Studies show, too, that arts-engaged students show more positive outcomes in a variety of areas than their low-arts-engaged peers – especially in socially and economically disadvantaged student populations. This is exactly what makes programs like Fred Martin’s Urban Entertainment Institute (UEI) so valuable – and inspiring. Read More »
Tags: arts education, Bridging the Gaps, Cisco, edtech, TelePresence, Urban Entertainment Institute, video, video conferencing, videoconference, virtual concert
It has long been known that a combination of both formal and informal learning is an effective way of turning theory (explicit knowledge) into practice (tacit knowledge). This includes working and learning alongside more experienced people, both online and face-to-face.
The nature of learning is changing, and new learning technologies are proliferating. Additionally, there is compelling evidence that suggests many learners can benefit from alternative models and novel spaces for developing their skills and gaining further knowledge. Couple this with the increase in distance and virtual learning offerings—which offer little opportunity for face-to-face contact for both formal learning and networking—and a significant need for additional learner support begins to emerge.
This need is also being driven by our busy lifestyles: learners may not always have time to study at their chosen institution or study center; entrepreneurs and startups may need access to temporary experts and more formal learning opportunities; and learners and workers may need more than just online support from time to time. Sometimes learners want a place to study away from the distractions of home or work, or they may need an informal learning place to engage with peers and mentors.
“Learning hubs” may be the solution. Learning hubs are technology-enabled, flexible, formal and informal learning spaces designed to support learners of all ages. As opposed to study centers or traditional classrooms, learning hubs:
- Are purpose-built to accommodate more than just tutorial instructions and seminars
- Serve as a space for temporary or prearranged meetings and discussions with peers
- Enable students to meet with experts and mentors virtually or to join a class remotely (from one or more hubs) via high-definition video-conferencing or telepresence facilities
Learning hubs can be located in Smart Work Centers, university and school campuses with spare real estate, community centers, and other places. Or, they can be “pop-up” hubs—physical spaces connected through high-end video-conferencing technology to enable city-to-city and multicity events—that meet specific, short-term needs. Dialogue Café is one example of a pop-up hub. Other types of hubs are shown in Figure 1.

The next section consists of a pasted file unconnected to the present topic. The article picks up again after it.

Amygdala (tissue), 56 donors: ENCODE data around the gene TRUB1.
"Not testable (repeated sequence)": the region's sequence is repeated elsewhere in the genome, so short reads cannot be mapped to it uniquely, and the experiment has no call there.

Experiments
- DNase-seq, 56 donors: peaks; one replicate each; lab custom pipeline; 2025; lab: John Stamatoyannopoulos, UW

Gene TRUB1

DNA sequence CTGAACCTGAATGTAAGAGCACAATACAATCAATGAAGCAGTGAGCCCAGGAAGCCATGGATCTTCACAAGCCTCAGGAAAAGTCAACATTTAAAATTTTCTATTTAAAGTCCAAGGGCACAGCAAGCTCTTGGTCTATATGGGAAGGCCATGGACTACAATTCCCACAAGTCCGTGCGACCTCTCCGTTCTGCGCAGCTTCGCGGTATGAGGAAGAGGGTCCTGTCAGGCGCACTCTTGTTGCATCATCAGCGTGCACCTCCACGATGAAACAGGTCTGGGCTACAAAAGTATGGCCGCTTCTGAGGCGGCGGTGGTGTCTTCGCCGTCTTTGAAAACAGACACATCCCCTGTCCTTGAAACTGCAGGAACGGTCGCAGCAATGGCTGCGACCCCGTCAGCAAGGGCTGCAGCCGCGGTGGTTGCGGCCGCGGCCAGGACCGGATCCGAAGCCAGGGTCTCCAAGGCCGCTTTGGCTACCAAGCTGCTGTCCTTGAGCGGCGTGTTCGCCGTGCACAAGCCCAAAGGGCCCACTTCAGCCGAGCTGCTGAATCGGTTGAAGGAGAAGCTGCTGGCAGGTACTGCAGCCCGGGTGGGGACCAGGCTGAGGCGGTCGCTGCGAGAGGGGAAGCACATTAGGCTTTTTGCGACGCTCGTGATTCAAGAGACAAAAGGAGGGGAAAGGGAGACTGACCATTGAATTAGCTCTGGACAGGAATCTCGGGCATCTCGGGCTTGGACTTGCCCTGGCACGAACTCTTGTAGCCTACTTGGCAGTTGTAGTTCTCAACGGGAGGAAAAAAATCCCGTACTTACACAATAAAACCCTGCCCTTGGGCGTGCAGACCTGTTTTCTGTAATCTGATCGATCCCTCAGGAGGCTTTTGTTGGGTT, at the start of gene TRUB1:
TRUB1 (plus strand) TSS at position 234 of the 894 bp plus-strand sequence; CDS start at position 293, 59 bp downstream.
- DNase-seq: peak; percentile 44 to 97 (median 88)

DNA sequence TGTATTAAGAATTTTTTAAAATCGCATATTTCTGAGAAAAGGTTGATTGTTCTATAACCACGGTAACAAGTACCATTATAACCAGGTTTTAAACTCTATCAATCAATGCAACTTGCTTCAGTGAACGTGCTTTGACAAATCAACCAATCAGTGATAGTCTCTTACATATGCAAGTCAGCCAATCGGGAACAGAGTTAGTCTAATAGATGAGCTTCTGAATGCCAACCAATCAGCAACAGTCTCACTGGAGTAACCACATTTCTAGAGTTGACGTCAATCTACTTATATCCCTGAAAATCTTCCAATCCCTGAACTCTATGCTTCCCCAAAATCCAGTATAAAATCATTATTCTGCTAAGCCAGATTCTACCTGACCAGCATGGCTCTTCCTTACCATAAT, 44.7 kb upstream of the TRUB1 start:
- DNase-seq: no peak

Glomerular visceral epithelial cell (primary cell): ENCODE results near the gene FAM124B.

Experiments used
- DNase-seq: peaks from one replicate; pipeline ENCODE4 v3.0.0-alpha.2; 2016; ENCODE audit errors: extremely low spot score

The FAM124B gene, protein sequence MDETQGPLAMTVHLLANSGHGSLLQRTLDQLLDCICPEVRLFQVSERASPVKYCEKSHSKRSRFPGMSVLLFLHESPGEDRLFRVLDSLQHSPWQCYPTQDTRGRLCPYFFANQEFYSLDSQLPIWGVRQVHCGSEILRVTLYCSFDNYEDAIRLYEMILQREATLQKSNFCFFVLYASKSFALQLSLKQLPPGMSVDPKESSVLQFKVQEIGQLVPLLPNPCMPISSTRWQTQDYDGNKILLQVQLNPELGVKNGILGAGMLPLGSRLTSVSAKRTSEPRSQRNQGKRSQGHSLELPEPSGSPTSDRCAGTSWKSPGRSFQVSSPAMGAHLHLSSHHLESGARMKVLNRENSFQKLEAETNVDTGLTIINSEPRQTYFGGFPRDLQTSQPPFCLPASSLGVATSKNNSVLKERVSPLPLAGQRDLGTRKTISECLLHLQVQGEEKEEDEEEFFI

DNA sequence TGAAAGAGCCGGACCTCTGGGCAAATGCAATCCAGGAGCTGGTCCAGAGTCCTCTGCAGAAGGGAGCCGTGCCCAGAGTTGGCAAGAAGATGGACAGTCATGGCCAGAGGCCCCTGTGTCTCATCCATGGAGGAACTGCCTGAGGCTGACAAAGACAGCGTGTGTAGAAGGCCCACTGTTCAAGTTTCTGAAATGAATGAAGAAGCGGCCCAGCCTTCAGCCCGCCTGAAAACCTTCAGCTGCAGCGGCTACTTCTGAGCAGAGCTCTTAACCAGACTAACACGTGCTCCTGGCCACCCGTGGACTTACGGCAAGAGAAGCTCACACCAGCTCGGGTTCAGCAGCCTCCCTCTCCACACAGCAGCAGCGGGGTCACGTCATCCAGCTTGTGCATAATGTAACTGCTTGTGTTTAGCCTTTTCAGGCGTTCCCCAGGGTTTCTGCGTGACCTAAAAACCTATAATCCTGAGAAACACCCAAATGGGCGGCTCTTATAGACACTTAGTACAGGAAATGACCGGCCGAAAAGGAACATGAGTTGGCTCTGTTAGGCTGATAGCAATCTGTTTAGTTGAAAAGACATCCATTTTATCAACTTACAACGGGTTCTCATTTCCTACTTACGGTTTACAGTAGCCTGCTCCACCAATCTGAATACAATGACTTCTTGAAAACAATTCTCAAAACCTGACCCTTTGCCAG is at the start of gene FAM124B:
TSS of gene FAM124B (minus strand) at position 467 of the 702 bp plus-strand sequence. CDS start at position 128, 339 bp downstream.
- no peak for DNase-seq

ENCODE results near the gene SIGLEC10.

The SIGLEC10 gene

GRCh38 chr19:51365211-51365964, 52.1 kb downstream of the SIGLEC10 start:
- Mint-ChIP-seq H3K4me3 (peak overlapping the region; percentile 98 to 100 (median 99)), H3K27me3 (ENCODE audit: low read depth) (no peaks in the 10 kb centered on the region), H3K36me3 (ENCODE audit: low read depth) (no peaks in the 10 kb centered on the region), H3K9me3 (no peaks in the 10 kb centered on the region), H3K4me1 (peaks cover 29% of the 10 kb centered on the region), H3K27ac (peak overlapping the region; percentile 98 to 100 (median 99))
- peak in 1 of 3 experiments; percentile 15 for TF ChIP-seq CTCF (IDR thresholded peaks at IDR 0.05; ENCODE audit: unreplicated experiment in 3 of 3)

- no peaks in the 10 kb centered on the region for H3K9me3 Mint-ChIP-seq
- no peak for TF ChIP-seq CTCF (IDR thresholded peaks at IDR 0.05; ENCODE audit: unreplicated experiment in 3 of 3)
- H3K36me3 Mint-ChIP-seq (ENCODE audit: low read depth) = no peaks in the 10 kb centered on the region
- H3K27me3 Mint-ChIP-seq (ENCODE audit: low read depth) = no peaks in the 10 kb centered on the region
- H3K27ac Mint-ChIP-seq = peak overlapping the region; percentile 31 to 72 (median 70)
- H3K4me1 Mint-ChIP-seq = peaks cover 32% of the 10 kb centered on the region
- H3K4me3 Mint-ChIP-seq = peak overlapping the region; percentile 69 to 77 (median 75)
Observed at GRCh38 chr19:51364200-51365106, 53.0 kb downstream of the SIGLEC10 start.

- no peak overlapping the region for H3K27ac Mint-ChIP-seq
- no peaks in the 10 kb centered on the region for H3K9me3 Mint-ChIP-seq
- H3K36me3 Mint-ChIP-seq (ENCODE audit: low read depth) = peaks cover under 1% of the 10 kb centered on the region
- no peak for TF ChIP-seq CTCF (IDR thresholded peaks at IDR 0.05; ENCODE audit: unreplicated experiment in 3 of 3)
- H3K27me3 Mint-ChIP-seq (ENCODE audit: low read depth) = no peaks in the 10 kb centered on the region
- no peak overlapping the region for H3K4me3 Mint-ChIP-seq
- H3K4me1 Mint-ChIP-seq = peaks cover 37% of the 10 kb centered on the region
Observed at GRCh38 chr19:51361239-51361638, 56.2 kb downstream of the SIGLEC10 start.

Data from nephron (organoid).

Figure 1. Potential Learning Hub Locations.
Source: Cisco IBSG, 2013
A more detailed perspective from Cisco IBSG on learning hubs—including existing hubs and those in development—is available for download at “Learning Hubs: Where Learning Takes Place in a Digital World.”
Tags: Cisco, collaboration, connected learning, distance learning, IBSG, learning futures, learning hubs, Smart Work Centers, Smart+Connected Communities, TelePresence, Virtual Classroom, Work-Life Innovation
After more than 15 years of working in the telecommunications and IT industries, I’ve seen firsthand how people use technology to make a difference and change lives. While there are innovative uses of technology across all industries, nothing continues to impress me more than how collaboration technologies are reinventing education.
As we’ve seen time and time again technologies like video and mobile devices are enhancing 21st century learning. But no matter what technology schools and educators are using, the delivery of services matters. Thanks to the cloud, schools can deploy advanced collaboration technologies with increased financial and operational flexibility.
With Cisco Hosted Collaboration Solution (HCS), organizations can implement unified communication applications while saving money by switching from a capital expenditure model to an operational expenditure model. The flexibility of the cloud enables customers to accelerate rollouts, improve business agility, lower maintenance and utility costs all while continuously delivering services.
Take for example Perspectives Charter Schools, which serves more than 2,300 students across several Chicago communities. When Perspectives Charter Schools made the shift from an on-premise unified communications system to a cloud collaboration solution they lowered monthly costs, simplified system maintenance and improved administrative efficiency. With Cisco HCS, Perspectives’ monthly bill is now 25 percent less than their previous monthly costs for phone lines, maintenance, software support contracts and repairs. But while the total cost of ownership for communications has dropped, the quality of services hasn’t. The schools have added new collaboration capabilities such as voicemail-to-email and single number reach help make staff members more accessible.
And they’re not the only ones…
Alamance-Burlington School System in North Carolina made the same shift from on-premise to the cloud for voice services and experienced much of the same benefits. With Cisco HCS they’ve lowered the overall cost of their voice system by eliminated the need for one connection for each school and freeing up the IT team. Not only are they saving money, they are also increasing collaboration. The switch to the cloud gave students and faculty access to more advanced collaboration capabilities such as video and instant messaging.
Alamance-Burlington School System and Perspectives Charter Schools’ use of Cisco HCS are classic examples of doing more with less. Powered by the cloud they can both deliver the advantages of Cisco’s collaboration solutions with the financial, operational and strategic benefits associated with the cloud.
Is your school ready to start benefiting from the cloud?
Tags: cloud, collaboration, Collaboration in the Cloud, E-Rate, ERate, HCS, higher ed, hosted collaboration, K-12, managed services, TelePresence, videoconferencing, voip